Mardi Gras Is Charging For Next Year’s Parade, And People Aren’t Happy About It
"This is further corporatisation of Pride, and will push marginalised members of the LGTBQ community further away from the protests and 'celebration' that Pride used to be."
Mardi Gras’ plans for a COVID-safe parade include charging attendees $20, and the queer community is not happy.
On Wednesday Sydney’s Gay & Lesbian Mardi Gras, a staple event in the queer community’s calendar, revealed their plans for a COVID-safe event in March next year. The usual array of large floats making their way down Oxford Street will be replaced by “outlandish pageantry of costumes, puppetry and props” at the Sydney Cricket Ground.
Rather than a singular event taking place, a new vision for Mardi Gras includes “year-round initiatives to provide a platform for LGBTQI+ people, community groups and partners to celebrate, share experiences and provide support, no matter where they are”. Details on these initiatives are yet to come, however, these changes come after “comprehensive community consultation process to better understand how the LGBTQI+ community would like to see Mardi Gras represent them in the future”.
In a statement to Junkee, Mardi Gras has said “Mardi Gras is a non-for-profit organisation. The small ticket price (Adults $20, Group bookings of four $50, Children under 15 or concession $15) helps us cover the cost of operating this event under a COVID Safe Model. Mardi Gras members also receive 2 complimentary tickets to the Parade event. Our partner SBS will also broadcast the entire event live so people around Australia can enjoy the Parade at home with friends.”
Like I get that there are MASSIVE challenges working out how to do public events in a covid context but this ain’t it, pals.
— Maeve Marsden (@maevemarsden) November 5, 2020
It is unclear what the consultation process involved as there is a large amount of backlash directed at the decision to charge for entry. Mardi Gras’ decision stands in the face of the fact that members of the queer community are at higher risk of poverty, homelessness and financial hardship throughout their lives.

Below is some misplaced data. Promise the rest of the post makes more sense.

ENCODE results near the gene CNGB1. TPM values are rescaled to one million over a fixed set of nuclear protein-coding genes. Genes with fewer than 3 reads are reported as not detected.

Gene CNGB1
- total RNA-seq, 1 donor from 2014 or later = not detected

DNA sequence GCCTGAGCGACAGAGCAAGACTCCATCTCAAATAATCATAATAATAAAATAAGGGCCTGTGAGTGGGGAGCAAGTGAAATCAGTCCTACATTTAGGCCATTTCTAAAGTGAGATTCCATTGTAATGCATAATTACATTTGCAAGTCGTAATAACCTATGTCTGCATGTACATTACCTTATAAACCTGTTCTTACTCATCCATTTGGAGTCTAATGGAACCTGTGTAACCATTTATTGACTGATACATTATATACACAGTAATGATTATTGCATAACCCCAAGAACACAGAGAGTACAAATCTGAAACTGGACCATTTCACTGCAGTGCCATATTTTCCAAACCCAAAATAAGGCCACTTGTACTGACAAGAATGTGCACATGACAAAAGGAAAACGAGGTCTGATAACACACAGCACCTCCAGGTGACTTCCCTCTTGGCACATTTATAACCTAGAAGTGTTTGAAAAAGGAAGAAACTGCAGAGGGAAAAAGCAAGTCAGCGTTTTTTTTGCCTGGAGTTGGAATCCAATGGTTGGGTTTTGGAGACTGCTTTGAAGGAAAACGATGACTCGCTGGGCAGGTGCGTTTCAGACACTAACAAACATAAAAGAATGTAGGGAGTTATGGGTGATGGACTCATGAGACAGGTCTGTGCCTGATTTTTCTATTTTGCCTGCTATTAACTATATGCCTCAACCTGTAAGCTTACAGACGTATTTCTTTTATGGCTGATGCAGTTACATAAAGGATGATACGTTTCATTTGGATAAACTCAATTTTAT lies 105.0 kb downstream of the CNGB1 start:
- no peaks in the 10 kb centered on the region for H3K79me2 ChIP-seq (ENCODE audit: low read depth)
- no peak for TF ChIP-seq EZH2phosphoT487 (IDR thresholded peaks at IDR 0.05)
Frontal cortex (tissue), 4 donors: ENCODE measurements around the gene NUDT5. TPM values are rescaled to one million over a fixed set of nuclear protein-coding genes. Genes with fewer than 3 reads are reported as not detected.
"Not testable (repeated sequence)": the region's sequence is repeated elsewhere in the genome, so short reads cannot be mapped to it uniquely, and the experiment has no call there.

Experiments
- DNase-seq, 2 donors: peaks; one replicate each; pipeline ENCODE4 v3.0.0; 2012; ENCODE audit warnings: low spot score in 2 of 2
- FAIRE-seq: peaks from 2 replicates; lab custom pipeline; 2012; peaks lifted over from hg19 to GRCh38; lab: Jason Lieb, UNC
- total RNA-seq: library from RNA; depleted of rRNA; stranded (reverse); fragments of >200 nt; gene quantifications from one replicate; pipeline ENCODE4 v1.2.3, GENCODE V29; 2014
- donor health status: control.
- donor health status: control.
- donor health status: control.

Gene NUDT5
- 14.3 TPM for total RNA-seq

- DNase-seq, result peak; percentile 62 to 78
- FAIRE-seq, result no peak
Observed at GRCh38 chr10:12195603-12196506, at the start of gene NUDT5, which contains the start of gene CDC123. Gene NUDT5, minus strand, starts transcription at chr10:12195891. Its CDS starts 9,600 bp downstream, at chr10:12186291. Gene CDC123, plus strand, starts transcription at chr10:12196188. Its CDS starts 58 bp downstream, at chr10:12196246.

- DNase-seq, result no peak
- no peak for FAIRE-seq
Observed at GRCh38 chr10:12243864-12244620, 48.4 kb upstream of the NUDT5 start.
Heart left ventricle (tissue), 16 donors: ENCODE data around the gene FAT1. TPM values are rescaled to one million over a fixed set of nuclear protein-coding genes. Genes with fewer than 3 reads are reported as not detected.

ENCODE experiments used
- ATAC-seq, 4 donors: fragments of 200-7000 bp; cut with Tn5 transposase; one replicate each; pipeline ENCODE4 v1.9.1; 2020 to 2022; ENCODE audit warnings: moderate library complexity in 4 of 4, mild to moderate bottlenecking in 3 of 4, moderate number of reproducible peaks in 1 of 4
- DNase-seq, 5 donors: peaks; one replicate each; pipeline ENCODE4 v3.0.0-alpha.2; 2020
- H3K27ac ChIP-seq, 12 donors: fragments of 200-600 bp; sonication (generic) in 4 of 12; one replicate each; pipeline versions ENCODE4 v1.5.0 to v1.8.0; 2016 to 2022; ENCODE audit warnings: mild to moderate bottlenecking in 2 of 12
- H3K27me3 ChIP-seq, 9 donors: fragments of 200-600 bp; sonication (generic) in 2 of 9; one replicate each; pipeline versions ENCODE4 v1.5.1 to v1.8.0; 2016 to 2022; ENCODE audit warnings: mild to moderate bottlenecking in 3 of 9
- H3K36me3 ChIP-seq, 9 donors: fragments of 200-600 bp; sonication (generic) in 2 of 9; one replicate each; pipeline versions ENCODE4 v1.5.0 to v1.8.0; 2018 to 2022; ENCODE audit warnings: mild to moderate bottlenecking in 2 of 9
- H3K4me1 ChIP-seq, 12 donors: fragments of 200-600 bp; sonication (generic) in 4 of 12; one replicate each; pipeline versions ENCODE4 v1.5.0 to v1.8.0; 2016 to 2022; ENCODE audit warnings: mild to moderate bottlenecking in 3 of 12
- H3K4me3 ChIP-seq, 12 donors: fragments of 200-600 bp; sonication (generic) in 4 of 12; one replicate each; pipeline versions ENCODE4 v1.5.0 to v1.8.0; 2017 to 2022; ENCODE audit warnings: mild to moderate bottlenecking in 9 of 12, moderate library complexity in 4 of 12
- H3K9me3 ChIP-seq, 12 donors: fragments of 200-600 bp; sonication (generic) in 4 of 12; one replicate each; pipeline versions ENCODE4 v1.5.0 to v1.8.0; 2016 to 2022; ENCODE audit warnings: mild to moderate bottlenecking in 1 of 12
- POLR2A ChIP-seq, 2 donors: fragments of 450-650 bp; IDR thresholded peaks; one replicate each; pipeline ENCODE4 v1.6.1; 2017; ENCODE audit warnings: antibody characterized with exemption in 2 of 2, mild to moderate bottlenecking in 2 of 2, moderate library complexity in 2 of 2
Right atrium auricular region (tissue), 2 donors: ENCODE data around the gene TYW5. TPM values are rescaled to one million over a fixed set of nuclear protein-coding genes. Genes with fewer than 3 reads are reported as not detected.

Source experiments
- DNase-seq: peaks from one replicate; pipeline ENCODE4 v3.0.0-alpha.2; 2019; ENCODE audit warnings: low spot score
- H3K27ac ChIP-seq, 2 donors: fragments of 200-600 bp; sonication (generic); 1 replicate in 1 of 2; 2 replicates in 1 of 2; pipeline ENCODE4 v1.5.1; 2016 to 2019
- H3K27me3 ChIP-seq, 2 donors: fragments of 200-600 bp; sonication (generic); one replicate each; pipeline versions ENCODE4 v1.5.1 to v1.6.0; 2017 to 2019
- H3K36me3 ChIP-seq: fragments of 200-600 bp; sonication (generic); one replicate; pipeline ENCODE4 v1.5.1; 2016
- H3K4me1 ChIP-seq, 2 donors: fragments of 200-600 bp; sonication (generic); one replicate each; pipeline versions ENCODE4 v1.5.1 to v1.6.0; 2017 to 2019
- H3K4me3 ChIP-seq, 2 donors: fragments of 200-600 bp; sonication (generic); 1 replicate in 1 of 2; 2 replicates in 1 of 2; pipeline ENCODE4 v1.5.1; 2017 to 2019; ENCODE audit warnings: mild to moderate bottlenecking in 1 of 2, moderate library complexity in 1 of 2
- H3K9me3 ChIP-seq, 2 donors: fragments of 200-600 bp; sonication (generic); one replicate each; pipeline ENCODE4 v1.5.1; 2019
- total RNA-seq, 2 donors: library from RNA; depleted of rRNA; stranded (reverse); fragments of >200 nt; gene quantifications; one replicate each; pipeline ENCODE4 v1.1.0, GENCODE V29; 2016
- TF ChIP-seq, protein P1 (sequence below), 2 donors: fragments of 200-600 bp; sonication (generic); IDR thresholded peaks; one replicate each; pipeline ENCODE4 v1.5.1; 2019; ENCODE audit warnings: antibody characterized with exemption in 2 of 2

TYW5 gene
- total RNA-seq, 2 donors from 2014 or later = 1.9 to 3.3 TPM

If Mardi Gras insists on having multinational corporations march, the *least* these companies could do is cover “cost” of “ticket sales” so that LGBTIQ+ people and their families aren’t forking out $20 for a ticket to their own parade https://t.co/X5GwMAqpvb
— Sally Rugg (@sallyrugg) November 5, 2020
Mardi Gras in Sydney is a form of protest, celebration and a march for LGBT+ rights and charging people to see the parade is promoting exclusivity and missing everything the event is about. Especially when queer people are more likely to face financial struggles!
— Rach ♡‘s ot9✨ (@rachelsobsessed) November 5, 2020
People are also concerned that this move will cement Mardi Gras’ — which started off in 1978 as a protest — loss of integrity. The original march was interrupted by the police who used violence to break it up. The 53 people who were arrested that night had their personal details published in the Sydney Morning Herald, subsequently losing jobs and housing. After that, Mardi Gras became a place where gay civil rights were fought for, and where awareness of AIDS and HIV was raised.
Over the past few years, Mardi Gras has come under fire for increased corporatisation of the event. Floats from corporations such as ANZ, Vodafone, L’oreal and Qantas have been commonplace. The latter of these, Qantas, has especially been criticised as a sponsor of Mardi Gras due to their role in assisting the Morrison government in deporting asylum seekers back to dangerous situations.
The presence of the police has also been a big point of contention, as it makes the event an unsafe space for a community that has historically been targeted by law enforcement. At this year’s event, protestors were arrested for standing up against the Liberal Party’s float.
If I were thinking of running a major event that claims to speak for a marginalised community I would simply hold it inside a walled stadium and probably make sure the cops are right at the front or something.
— Sydney’s #3 liz (@lizduckchong) November 5, 2020
This is further corporatisation of Pride, and will push marginalised members of the LGTBQ community further away from the protests and ‘celebration’ that Pride used to be and into commoditisation of queer peoples and identites.
This is a bad thing.
— Chloe of Milkgaard (@woodman_chloe) November 5, 2020
the mardi gras announcement is incredible. if yoj werent sure about the commodification of an event that originated as a protest for LGBTQ+ rights and against police brutality, this is it revealing itself as clear as day!
— ruby 'smoko out the boba' innes (@rubyinnes) November 5, 2020
Mardi Gras also confirmed to Junkee that the ticketing model for 2021 is a “once off”, and is “a direct result of the extra operational measures required to stage it safely during a global pandemic. There are no plans to continue with a ticketed model outside of the 2021 Parade.”
2021 Mardi Gras parade moving to the SCG! Theme is "First time any of us are at the SCG"
— Nath Valvo (@nathvalvo) November 5, 2020
Mardi Gras at a cricket ground feels homophobic https://t.co/qNCSGswW5F
— GRACE (@GraceGarde) November 5, 2020